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  • B-24 Liberator
  • B-24 Liberator
dividing bar Archival photo courtesy of the National Archives

The B-24 Liberator was a powerful symbol of US industrial might, with more than 18,000 produced by the war’s end. Flown in all theaters and entering the fray before America did through Lend-Lease with Great Britain, Liberators flew faster, higher and farther than the older B-17, thanks to greater fuel capacity and an innovative low-drag wing design.

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B-24D Liberator Fuselage “Over Exposed”

This forward fuselage is made possible through a gift of Jim Sowell, whose father, Billy Z. Sowell, flew a B-24 with a photo reconnaissance squadron. The B-24 is painted with the markings and nose art of Mr. Sowell’s plane, Over Exposed.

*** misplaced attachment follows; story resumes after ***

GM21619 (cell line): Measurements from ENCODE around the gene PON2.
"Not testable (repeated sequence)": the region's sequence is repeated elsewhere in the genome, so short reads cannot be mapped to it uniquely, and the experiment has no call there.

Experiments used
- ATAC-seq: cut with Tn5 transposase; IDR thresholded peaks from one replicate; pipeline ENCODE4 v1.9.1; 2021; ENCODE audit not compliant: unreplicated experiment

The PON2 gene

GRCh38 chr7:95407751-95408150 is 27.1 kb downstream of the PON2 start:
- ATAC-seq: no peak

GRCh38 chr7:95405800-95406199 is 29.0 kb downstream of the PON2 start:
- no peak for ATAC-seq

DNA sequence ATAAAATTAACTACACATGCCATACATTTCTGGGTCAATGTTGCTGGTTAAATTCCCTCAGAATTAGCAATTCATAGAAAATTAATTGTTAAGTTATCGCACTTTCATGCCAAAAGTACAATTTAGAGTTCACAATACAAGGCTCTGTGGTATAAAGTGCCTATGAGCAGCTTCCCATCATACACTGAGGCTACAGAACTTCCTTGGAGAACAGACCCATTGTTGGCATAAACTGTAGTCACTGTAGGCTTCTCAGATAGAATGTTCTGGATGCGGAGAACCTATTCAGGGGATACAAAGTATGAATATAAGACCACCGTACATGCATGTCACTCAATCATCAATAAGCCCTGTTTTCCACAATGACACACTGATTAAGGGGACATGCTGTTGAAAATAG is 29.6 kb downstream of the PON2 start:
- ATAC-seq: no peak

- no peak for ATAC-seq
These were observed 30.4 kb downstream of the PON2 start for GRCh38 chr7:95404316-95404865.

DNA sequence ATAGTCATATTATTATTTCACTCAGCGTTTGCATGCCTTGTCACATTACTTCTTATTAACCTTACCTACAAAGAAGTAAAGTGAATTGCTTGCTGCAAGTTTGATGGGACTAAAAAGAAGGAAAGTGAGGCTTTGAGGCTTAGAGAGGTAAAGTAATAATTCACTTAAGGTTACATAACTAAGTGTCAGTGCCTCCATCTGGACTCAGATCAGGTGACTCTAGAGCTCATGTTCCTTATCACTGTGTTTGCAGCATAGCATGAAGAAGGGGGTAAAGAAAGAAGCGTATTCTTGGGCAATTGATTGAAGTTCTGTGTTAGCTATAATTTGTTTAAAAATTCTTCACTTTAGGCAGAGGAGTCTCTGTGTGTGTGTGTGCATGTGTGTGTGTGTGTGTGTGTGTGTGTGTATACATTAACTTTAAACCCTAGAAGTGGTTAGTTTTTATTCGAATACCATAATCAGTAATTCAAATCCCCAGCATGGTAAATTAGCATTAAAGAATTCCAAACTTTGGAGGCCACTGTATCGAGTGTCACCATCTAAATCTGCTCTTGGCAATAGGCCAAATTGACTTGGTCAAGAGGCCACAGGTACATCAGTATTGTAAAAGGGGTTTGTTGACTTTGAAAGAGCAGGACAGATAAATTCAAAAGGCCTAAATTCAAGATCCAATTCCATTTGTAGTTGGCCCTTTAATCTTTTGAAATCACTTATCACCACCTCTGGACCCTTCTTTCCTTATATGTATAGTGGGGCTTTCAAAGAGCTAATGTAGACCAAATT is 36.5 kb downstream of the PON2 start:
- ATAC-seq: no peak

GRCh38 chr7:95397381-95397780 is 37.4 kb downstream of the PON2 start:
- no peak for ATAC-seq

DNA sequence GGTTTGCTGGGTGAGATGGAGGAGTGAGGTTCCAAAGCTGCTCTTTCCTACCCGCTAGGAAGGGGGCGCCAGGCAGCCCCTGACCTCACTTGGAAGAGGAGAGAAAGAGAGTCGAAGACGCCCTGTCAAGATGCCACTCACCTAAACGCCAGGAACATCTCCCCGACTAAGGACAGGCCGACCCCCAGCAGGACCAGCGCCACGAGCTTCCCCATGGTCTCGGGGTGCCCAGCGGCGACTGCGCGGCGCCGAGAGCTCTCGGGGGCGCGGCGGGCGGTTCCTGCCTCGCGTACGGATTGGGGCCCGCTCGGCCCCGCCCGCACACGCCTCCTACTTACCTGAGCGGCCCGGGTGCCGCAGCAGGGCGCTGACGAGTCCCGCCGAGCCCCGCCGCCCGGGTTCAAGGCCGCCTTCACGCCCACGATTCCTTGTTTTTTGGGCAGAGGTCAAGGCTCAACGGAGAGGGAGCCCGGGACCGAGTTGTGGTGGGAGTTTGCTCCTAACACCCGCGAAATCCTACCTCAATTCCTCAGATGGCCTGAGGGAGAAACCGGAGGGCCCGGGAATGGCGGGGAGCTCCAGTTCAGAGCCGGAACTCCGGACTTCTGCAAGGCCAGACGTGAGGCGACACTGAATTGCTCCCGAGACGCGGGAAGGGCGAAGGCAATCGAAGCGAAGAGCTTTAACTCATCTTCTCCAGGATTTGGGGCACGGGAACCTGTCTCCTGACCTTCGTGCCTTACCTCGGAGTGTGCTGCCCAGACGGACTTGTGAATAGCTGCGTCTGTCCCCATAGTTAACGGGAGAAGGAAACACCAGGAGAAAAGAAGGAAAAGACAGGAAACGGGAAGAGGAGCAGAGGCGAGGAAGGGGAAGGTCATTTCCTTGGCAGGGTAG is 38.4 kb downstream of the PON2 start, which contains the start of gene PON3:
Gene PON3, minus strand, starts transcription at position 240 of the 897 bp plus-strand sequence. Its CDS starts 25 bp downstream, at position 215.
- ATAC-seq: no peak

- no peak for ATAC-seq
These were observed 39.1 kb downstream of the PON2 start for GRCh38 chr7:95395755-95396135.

Gift of James Sowell In memory of 1st Lt. Billy Z. Sowell

Type: Heavy Bomber

Date Introduced: 1942
Manufacturer: Consolidated-Vultee Aircraft Corporation; Ford Motor Company; North American Aviation; Douglas Aircraft Company
Number Produced: 2,698

Specifications (B-24D)
Crew: 10 (Pilot, Co-Pilot, Bombardier, Navigator, Radio Operator, Flight Engineer, Ball Turret Gunner, Tail Gunner and two Waist Gunners)
Wingspan: 110 feet
Length: 66 feet
Maximum Speed: 303 miles per hour
Cruising Speed: 175 miles per hour
Maximum Range: 2,850 miles
Engines: Four Pratt & Whitney R-1830-43s (1,200 hp each)
Maximum Bomb Load: 8,000 pounds
Armament: Eleven .50 caliber machine guns

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